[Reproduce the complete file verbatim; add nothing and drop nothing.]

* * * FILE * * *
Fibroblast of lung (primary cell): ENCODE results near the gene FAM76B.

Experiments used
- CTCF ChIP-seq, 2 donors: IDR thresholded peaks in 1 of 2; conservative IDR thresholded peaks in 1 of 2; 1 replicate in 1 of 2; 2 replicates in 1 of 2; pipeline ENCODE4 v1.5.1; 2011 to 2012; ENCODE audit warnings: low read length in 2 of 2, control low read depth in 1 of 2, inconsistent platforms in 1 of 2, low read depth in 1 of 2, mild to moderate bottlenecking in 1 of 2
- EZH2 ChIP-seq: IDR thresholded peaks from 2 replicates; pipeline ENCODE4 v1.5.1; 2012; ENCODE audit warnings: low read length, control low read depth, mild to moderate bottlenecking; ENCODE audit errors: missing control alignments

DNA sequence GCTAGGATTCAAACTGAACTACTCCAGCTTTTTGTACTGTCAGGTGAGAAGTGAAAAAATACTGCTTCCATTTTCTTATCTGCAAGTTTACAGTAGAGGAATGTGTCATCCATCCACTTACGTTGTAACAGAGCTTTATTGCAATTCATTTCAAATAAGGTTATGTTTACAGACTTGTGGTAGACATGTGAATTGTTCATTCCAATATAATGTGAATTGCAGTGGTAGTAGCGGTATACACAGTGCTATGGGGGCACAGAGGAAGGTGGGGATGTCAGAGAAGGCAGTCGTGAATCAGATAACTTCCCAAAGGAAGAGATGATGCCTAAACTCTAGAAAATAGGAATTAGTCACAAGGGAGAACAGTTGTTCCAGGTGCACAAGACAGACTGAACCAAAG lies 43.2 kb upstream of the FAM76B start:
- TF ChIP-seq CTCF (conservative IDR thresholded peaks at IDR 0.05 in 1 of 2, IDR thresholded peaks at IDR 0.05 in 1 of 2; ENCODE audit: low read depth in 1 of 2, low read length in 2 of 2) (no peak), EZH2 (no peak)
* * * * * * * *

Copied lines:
Fibroblast of lung (primary cell): ENCODE results near the gene FAM76B.

Experiments used
- CTCF ChIP-seq, 2 donors: IDR thresholded peaks in 1 of 2; conservative IDR thresholded peaks in 1 of 2; 1 replicate in 1 of 2; 2 replicates in 1 of 2; pipeline ENCODE4 v1.5.1; 2011 to 2012; ENCODE audit warnings: low read length in 2 of 2, control low read depth in 1 of 2, inconsistent platforms in 1 of 2, low read depth in 1 of 2, mild to moderate bottlenecking in 1 of 2
- EZH2 ChIP-seq: IDR thresholded peaks from 2 replicates; pipeline ENCODE4 v1.5.1; 2012; ENCODE audit warnings: low read length, control low read depth, mild to moderate bottlenecking; ENCODE audit errors: missing control alignments

DNA sequence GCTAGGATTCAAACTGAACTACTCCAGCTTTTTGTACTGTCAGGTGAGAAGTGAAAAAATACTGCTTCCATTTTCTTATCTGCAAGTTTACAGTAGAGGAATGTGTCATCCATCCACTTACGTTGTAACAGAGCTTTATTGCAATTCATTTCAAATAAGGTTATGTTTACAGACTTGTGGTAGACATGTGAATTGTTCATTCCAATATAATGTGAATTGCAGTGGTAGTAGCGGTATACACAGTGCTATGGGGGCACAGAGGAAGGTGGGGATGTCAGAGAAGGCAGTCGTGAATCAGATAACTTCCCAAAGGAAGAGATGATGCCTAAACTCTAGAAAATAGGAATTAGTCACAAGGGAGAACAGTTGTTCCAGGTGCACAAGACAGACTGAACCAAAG lies 43.2 kb upstream of the FAM76B start:
- TF ChIP-seq CTCF (conservative IDR thresholded peaks at IDR 0.05 in 1 of 2, IDR thresholded peaks at IDR 0.05 in 1 of 2; ENCODE audit: low read depth in 1 of 2, low read length in 2 of 2) (no peak), EZH2 (no peak)